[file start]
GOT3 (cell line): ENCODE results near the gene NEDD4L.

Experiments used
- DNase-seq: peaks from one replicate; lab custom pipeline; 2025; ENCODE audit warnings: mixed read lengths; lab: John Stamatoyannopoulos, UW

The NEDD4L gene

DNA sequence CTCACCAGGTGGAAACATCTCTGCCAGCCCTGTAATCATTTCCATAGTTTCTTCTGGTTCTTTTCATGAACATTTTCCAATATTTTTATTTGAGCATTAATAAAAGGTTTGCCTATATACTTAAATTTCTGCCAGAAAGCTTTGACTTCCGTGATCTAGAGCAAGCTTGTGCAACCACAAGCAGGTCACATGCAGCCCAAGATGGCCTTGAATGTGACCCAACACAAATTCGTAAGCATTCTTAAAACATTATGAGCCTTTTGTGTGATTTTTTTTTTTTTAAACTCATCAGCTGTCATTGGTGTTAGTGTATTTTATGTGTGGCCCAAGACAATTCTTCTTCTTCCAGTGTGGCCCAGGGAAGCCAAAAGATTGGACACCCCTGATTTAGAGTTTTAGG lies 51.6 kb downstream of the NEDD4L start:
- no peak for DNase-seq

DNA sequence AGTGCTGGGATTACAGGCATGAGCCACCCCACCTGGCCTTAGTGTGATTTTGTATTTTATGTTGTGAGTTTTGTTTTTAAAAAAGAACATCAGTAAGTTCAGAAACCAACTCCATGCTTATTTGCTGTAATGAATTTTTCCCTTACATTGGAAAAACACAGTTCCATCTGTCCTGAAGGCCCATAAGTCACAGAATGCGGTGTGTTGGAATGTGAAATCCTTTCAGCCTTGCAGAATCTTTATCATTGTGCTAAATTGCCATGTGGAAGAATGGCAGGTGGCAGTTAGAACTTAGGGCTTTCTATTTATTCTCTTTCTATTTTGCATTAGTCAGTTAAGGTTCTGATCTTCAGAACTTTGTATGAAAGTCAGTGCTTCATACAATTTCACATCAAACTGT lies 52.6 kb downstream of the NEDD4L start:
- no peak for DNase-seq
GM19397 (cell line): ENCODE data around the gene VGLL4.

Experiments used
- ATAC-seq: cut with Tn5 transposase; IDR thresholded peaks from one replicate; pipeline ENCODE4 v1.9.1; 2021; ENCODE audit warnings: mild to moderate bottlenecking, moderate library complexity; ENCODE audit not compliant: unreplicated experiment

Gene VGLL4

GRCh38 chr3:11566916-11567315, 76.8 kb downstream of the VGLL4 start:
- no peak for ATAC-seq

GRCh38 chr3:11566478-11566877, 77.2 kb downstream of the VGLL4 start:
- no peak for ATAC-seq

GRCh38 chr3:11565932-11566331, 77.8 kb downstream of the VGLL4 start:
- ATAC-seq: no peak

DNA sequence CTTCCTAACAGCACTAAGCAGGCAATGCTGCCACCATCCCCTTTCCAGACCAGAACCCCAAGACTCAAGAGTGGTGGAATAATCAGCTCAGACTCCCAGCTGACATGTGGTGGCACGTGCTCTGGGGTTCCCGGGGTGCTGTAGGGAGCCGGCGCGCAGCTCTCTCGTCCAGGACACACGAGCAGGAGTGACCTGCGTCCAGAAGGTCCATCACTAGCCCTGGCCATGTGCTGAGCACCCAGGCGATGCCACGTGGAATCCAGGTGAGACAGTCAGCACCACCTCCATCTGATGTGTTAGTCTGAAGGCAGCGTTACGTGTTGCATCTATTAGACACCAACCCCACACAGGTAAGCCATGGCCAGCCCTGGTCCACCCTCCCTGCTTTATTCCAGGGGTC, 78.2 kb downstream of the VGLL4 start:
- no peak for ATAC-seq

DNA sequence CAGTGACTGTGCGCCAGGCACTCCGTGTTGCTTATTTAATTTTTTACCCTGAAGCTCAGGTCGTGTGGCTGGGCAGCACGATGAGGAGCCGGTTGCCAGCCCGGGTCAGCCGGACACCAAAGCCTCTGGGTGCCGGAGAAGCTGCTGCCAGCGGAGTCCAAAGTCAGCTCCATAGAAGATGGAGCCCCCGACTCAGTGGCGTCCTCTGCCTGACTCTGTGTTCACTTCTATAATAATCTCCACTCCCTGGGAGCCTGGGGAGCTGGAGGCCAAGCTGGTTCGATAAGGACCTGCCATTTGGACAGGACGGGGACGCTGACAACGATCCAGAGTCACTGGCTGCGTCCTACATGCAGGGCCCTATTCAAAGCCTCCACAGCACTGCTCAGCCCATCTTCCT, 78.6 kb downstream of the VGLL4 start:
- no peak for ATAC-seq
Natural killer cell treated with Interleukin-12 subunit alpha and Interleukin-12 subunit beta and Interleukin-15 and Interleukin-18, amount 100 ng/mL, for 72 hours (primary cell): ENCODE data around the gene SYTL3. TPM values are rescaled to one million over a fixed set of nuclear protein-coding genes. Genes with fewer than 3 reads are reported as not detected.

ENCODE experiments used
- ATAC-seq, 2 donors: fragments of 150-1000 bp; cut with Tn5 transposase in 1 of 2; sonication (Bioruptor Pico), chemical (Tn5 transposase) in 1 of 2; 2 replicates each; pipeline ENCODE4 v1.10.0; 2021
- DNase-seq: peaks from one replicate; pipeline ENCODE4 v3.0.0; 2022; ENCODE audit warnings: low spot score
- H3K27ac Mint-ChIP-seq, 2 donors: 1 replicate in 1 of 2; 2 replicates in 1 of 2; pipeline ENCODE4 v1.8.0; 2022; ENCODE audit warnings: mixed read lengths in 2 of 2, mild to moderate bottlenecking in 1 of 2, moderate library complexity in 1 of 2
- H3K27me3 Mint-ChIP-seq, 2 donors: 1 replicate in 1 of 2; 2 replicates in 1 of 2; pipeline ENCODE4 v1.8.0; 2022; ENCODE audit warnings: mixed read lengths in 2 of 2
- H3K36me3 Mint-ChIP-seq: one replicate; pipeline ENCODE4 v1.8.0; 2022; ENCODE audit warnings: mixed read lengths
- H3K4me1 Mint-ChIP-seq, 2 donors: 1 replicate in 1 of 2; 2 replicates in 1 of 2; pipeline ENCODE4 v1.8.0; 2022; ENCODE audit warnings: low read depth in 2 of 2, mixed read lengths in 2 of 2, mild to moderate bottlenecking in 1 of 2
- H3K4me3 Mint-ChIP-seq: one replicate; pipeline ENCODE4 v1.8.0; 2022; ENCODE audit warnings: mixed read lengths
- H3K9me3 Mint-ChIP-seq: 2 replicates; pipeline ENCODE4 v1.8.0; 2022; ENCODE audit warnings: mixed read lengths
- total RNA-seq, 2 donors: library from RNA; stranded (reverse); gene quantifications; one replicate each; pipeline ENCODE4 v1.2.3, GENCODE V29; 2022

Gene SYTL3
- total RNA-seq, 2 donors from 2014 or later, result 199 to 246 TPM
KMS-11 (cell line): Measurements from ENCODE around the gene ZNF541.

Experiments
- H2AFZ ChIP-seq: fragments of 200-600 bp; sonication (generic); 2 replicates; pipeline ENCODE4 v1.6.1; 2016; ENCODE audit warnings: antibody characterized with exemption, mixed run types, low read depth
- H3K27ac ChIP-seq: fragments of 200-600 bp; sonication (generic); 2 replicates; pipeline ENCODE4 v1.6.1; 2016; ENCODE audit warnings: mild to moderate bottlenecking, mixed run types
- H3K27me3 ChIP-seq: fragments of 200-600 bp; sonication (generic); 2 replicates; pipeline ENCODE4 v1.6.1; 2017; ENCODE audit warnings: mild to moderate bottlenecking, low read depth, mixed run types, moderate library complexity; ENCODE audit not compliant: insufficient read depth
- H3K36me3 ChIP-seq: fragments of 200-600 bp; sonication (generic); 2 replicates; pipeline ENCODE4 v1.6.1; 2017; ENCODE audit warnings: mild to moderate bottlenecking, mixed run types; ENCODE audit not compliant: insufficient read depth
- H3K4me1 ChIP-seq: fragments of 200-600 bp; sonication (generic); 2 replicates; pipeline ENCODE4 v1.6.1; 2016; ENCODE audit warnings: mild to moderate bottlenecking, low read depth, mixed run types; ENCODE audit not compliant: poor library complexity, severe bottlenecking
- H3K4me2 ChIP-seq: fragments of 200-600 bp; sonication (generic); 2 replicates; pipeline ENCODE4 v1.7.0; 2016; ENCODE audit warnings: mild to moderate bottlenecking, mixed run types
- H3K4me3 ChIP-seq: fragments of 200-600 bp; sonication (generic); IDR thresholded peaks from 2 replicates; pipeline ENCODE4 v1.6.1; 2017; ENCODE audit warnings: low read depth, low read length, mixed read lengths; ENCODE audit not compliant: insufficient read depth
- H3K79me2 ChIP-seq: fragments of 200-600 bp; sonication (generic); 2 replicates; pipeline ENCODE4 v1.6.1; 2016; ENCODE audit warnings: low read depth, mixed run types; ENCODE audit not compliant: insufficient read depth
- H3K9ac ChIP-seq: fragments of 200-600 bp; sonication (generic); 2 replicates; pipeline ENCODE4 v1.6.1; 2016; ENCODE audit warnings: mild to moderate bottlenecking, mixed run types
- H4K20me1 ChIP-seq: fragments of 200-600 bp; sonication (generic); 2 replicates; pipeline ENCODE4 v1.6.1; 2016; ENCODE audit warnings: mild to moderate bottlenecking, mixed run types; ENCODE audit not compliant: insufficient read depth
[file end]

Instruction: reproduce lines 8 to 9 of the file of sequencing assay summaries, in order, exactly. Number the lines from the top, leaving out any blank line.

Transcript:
- no peak for DNase-seq
GM19397 (cell line): ENCODE data around the gene VGLL4.